As usual, Merchants, took an innovative approach to solving the eGA’s problem – and found a client willing to be innovative, too.
In a first for the BPO industry, Merchants licensed to the NCC its extensive intellectual property (IP) gathered over 25 years of designing, building, operating, and transferring contact centres - in return for a 33% stake in the NCC, to be known as Silah Gulf. Merchants would also provide professional services to the JV.
“The JV has been a remarkable exercise on many levels, not least because it’s usually so difficult to serve the interests of a commercial organisation like Merchants as well as those of government organisation,”says the eGA CEO at the time, Mohammed Ali Al Qaed. “What we wanted was quality of service, employment of Bahrainis, and consistency of government services through one channel. For Merchants, a financial return had, quite naturally, to be a part of the deal.
“However, from day one, the Merchants team, including their managing director at the time, Adam Foster, was determined to make our economic development strategy a reality. They approached everything from a relationship point of view, and our understanding of one another has become continuously deeper and stronger over time.”
Because the eGA’s on-demand requirement called for technology not readily available in a scalable environment, Merchants brought in its parent company, Dimension Data, to provide Cisco’s On-Demand solution. This was the first sale of Cisco On-Demand outside South Africa.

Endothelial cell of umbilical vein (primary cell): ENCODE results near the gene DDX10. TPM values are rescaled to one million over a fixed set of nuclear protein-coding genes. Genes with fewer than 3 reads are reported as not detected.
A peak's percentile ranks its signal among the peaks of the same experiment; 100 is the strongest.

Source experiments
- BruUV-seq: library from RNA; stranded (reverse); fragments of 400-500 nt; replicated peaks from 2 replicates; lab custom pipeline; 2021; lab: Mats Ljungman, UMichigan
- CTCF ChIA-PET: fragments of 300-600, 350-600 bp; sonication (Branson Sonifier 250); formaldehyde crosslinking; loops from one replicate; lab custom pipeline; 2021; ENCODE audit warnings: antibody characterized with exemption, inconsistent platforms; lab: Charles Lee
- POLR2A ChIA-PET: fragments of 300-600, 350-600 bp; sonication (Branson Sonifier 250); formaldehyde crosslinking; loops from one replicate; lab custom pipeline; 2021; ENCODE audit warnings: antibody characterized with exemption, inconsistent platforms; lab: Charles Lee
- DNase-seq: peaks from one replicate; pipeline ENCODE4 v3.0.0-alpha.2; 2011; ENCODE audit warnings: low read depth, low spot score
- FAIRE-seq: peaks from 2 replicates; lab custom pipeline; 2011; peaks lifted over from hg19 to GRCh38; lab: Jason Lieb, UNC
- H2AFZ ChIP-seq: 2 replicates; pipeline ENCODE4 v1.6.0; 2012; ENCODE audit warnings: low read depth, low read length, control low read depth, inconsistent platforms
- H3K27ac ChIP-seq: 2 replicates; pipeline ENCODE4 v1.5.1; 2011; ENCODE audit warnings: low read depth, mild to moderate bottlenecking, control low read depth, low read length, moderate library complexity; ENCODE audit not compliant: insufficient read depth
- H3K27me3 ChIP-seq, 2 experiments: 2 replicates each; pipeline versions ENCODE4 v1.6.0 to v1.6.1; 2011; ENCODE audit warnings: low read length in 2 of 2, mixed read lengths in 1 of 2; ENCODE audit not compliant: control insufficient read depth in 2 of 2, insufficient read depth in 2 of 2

In order to ensure successful delivery of Merchants’ IP – its operating model - a core project team of seven Merchants consultants worked in Bahrain for a year. They carried out a detailed design for the contact centre, sourced a location, planned and managed the fit-out, hired key staff and management, and documented and transferred operational, branding, and communication processes.
With the contact centre up and running, Merchants now provides IT support and management, including all change management, incident management, and new project development.
Silah Gulf CEO at the time, Joe Tawfik, said: “The value proposition that Merchants brought to the table is visible in every aspect of the business – from the way the technology fits together to the human resources, operational, and quality processes that ensured that we achieved consistent, standardised service levels from day one.”
Tawfik believed that Silah Gulf stands head and shoulders above its 700 regional competitors because it didn’t just address a customer’s transactional needs. “Our enhanced customer management actually creates strategic value. Customers that use us actually accelerate their growth and profitability.”
Tawfik and his Bahraini team have added to Merchants’ content and processes operational and content elements designed to appeal to an Arab target market. The entire Silah Gulf package has, therefore, attracted attention in the region and in the industry – and, within 16 months of going live, Silah Gulf landed two industry awards.
Adam Foster, Merchants managing director at the time, said that Silah Gulf gave the Kingdom of Bahrain a highly functional operational facility from which technology and services could be sold to the region on an on-demand basis. “What’s especially pleasing is that our intellectual property helped give the Bahrain government the means to de-risk the process of achieving its strategic objectives. The joint venture proves that, when governments have the will, there is always a way for private sector partners to give them the tools to restructure their economies to the benefit of all stakeholders.”